Like many of Disney’s animated classics, “Wish” is naturally a musical, with songs from Julia Michaels and Benjamin Rice. Though Pine — who does get to play the first straight-up, unquestionable bad guy in a Disney Animation film in a while — digs into a villainous number, “Wish” otherwise struggles regarding its music. In recent years, Tony winners like Lin-Manuel Miranda, Robert Lopez, and Kristen Anderson-Lopez have written iconic songs for Disney films, such as “How Far I’ll Go,” “Let It Go”, and “We Don’t Talk About Bruno.” Even if you don’t think about the Renaissance era, in which each film featured at least one musical number for the ages, the bar is high for “Wish,” and it does not clear that bar at all. Part of the problem is that many of the songs Michaels and Rice have written attempt to ape some of the fast-patter style that Miranda’s songs evince, presuming that if DeBose and her castmates sing quickly enough, it will have the effect of sounding memorable. Even “This Wish,” the song Asha sings as she wishes upon a star, is flat and forgettable.
The issue is not the voice cast. DeBose is a recent Oscar winner for her superlative work in “West Side Story,” and was in the original Broadway cast of Miranda’s worldwide phenomenon “Hamilton.” And Pine continues to make a solid argument that he is the best Chris with his sly and cheerfully wicked voice performance as the vainglorious Magnifico. Longtime Disney stalwart Alan Tudyk also gets to flex his comic-relief muscles, when Asha’s chipper pet goat is gifted with the ability to talk by Star. And there will no doubt be a good amount of debate over the visual style of “Wish,” which blends hand-drawn and computer animation from the storybook prologue. In some ways, the mix of different styles feels like a callback to the distinctive visual tones of Disney’s classic “Sleeping Beauty,” which was divisive in its own right back in 1959. Here, the mix of watercolor-style backgrounds and computer-animated characters takes a bit of getting used to but ends up being the most fascinating and pleasing part of the experience.
It’s the inert storytelling itself in “Wish” that causes the film to stumble. Co-directors Chris Buck and Fawn Veerasunthorn (the two of whom are credited with the story along with writers Jennifer Lee and Allison Moore) are essentially trying to have their cake and eat it too, by putting a grab bag of references to Disney films into a movie that’s also meant to tell an original story of its own. Part of the problem with that original story is its shaky logic, to which the film riskily calls attention. It’s hard enough to understand why the people in Rosas would essentially gift their wishes to Magnifico in the slim hope that he may grant them one day, and equally baffling to understand why people would then forget their wishes. But when the film features a scene in which the people of Rosas literally ask Magnifico some of these questions (without getting answers), it only spotlights how confusing the story is.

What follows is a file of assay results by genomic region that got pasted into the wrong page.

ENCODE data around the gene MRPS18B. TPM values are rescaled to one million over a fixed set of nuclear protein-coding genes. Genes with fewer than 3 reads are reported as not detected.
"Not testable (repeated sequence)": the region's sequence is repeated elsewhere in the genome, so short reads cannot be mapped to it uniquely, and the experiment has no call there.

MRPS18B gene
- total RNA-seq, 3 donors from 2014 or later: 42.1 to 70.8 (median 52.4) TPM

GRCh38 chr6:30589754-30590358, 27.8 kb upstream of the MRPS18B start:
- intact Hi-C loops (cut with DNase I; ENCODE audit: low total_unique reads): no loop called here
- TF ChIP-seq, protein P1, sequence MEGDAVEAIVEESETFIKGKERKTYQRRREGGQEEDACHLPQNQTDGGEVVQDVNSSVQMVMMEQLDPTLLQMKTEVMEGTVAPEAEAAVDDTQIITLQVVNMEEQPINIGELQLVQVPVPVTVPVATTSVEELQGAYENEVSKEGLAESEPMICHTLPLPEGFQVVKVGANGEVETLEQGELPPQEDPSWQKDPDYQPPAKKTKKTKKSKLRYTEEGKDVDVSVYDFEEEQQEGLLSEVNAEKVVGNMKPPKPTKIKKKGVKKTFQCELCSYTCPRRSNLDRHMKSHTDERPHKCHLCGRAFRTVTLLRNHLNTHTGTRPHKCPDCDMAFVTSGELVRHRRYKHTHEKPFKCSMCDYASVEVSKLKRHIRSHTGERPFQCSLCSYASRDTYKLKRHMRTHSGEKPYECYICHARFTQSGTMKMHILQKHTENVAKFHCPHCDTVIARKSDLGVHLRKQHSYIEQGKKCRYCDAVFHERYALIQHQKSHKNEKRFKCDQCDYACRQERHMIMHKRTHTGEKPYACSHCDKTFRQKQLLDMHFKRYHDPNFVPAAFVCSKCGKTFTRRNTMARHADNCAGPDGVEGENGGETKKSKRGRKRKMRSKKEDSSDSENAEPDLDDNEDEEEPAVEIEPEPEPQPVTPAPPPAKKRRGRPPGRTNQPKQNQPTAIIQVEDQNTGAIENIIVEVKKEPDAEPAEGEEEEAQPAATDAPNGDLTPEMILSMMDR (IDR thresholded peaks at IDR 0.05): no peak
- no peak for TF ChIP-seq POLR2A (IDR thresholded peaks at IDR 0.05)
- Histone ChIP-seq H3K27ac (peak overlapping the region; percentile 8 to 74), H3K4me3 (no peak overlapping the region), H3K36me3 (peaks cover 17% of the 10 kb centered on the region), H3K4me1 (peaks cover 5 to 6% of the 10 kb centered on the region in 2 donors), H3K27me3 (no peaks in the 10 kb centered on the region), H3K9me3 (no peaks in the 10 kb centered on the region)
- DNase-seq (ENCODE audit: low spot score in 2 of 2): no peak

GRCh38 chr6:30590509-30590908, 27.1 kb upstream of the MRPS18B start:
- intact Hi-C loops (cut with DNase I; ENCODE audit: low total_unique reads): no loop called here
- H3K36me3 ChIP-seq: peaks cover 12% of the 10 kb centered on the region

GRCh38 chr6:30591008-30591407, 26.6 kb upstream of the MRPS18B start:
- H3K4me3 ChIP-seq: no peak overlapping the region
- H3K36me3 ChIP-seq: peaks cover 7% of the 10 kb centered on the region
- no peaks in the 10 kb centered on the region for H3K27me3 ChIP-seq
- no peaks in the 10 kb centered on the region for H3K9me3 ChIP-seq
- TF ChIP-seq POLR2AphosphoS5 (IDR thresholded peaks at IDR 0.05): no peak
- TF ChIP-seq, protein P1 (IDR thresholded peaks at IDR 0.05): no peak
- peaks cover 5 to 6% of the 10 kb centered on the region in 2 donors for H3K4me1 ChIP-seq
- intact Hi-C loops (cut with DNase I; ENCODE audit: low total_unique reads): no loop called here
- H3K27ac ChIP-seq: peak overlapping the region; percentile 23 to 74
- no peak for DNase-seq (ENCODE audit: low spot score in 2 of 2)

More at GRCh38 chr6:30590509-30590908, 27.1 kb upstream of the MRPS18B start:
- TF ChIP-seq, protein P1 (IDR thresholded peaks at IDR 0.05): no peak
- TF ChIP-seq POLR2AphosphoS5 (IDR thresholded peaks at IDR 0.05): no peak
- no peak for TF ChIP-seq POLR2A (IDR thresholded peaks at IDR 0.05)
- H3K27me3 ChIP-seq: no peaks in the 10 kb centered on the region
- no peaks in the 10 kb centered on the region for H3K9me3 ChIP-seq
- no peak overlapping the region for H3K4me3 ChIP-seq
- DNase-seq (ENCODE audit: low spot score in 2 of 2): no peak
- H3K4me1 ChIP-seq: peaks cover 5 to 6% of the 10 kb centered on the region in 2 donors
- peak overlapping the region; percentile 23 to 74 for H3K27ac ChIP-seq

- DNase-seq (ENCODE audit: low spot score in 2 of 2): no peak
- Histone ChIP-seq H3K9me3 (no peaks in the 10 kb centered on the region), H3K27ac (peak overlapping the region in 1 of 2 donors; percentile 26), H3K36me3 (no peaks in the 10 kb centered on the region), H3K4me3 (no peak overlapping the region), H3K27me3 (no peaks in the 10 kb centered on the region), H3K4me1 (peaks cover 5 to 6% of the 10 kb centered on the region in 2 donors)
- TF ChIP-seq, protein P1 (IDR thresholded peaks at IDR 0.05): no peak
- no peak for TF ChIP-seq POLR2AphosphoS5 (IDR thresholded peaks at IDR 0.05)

That, of course, is because “Wish” has been sold as less of a story and more of a cacophonous celebration of Disney’s past. The prior fun of identifying an Easter egg in a Disney Animation film (or in Pixar films, which often seed in references to the CalArts school at which many of its filmmakers used to study) has now become an exhausting game in which there are no winners. Some of the Easter eggs in “Wish” are tiny enough that you may not even recognize them, and you’ll be no worse or better off. But so much of this story centers around your ability to, in the parlance of Captain America, understand these references, and clap yourself on the back for being able to do so. “Wish” has a fine cast and an interesting visual design; it also makes the mistake of constantly reminding its audience of the beauty and brilliance of Disney’s past, without offering any new charms of its own. Instead of watching this film, you’d be better off watching any number of Disney’s actual animated classics.
/Film Rating: 3.5 out of 10